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Advisory Committee Issues Preliminary Recommendations For High Peaks Overuse

View of the Adirondacks from the Keene Valley area
Pat Bradley/WAMC
View of the Adirondacks from the Keene Valley area

The New York State Department of Environmental Conservation has released an interim report with recommendations to deal with overuse of the High Peaks region of the Adirondacks.
The report form the High Peaks Strategic Planning Advisory Group offers steps to manage recreational use of the Adirondack wilderness. There are some new recommendations while others enhance ongoing efforts.  Among the immediate actions the report recommends are strictly enforcing parking especially along the popular Route 73 corridor; use of shuttles and E-shuttles; implementation of Leave No Trace measures in the High Peaks region and establishing a pilot program to limit use.
The town of Keene is often described as an entry to the High Peaks.  Supervisor Joe Pete Wilson, a member of the Advisory Group, says the DEC has been responsive in implementing some of the recommended actions even as they were under discussion.  “The interim report has really promoted a discussion about details. What are the issues here? You know more detail of how will we use education? How will we assess different areas and what their needs are for different designs of facilities? So the interim report is reinforcing the general concept but it’s really refining and pointing the direction that we need to go to come up with really appropriate effective solutions and uses of the tools we’re talking about.”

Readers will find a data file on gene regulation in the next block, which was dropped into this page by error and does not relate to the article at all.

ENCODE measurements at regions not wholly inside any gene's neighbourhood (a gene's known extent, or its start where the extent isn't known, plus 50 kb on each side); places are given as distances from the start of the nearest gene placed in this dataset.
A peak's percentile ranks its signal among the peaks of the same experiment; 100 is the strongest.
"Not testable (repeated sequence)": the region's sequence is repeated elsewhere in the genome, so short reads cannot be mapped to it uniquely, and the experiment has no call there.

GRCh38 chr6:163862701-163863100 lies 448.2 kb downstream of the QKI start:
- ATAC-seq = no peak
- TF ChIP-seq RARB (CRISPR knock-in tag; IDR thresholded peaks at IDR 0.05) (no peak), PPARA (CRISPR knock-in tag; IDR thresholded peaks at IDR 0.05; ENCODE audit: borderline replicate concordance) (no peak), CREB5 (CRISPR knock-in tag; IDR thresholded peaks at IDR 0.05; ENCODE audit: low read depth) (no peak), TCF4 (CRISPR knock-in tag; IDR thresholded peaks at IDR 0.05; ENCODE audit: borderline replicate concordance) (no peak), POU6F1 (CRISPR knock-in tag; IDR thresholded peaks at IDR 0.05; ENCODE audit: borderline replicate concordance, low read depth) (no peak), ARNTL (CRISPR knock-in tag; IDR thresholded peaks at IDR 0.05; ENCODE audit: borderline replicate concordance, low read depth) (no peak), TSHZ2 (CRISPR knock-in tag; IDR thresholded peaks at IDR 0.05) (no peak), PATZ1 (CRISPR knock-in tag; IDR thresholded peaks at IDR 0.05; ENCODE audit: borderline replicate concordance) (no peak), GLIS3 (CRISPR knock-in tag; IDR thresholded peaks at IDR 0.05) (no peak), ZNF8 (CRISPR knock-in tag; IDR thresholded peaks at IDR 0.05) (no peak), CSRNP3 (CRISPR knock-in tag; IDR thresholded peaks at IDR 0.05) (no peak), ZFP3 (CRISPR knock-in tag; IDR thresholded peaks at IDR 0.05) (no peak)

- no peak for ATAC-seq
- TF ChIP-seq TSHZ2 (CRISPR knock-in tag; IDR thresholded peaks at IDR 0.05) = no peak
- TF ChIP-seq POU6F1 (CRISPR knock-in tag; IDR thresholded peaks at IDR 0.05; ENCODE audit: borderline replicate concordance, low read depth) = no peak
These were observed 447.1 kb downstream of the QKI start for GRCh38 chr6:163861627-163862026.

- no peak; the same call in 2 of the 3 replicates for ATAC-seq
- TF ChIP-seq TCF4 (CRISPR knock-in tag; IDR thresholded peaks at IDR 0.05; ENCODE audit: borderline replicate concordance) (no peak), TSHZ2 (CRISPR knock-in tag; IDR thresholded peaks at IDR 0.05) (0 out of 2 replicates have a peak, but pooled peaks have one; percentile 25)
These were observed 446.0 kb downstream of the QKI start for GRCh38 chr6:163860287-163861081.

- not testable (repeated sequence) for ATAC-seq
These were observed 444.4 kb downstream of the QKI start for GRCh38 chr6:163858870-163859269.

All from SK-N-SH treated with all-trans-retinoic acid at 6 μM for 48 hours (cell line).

Adirondack Wild: Friends of the Forest Preserve Managing Partner David Gibson says the report reinforces much of what the DEC is already doing but not much more. "It sort of moves the chairs around the deck, in our opinion, and doesn’t really address the overarching problem of overuse which really has to marry both the front-country and the backcountry of the High Peaks wilderness. In the interim report there’s practically no mention of the Unit management Plan which took over 30 years to produce and which really addresses a lot of the front-country and backcountry issues that we’re taking a swing at again now. And I think the task force should be advised to take a fresh look at the Unit Management Plan and always keep that plan uppermost in mind."

Protect the Adirondacks Executive Director Peter Bauer says the report is a short-term plan to deal with the summer and the extraordinary COVID outbreak.  “We were pleased that they put out an interim report.  Things have changed dramatically in New York since the time this group was formed to the time it put out its interim report.  The state’s financial position has changed dramatically and the public use of the Forest Preserve and all of the protocols around COVID-19 public safety have changed the way in which the public will use the High Peaks.”

Bauer adds that Protect submitted a 25-page letter to the advisory group with numerous recommendations that he hopes the group includes in a longer term plan.  “Long term solutions that we’re looking for include a High Peaks visitors’ center, a national park style visitors’ center, somewhere in the Keene Valley area. And we have to get serious about public education like how is it that we can get information to people about how to use the High Peaks, about how to plan their trip to the High Peaks, about how to protect the resource in the High Peaks before they even show up. And then we also need to build the necessary infrastructure so that we can accommodate safely public use in the High Peaks and we need to have science and good data driving those decisions.”


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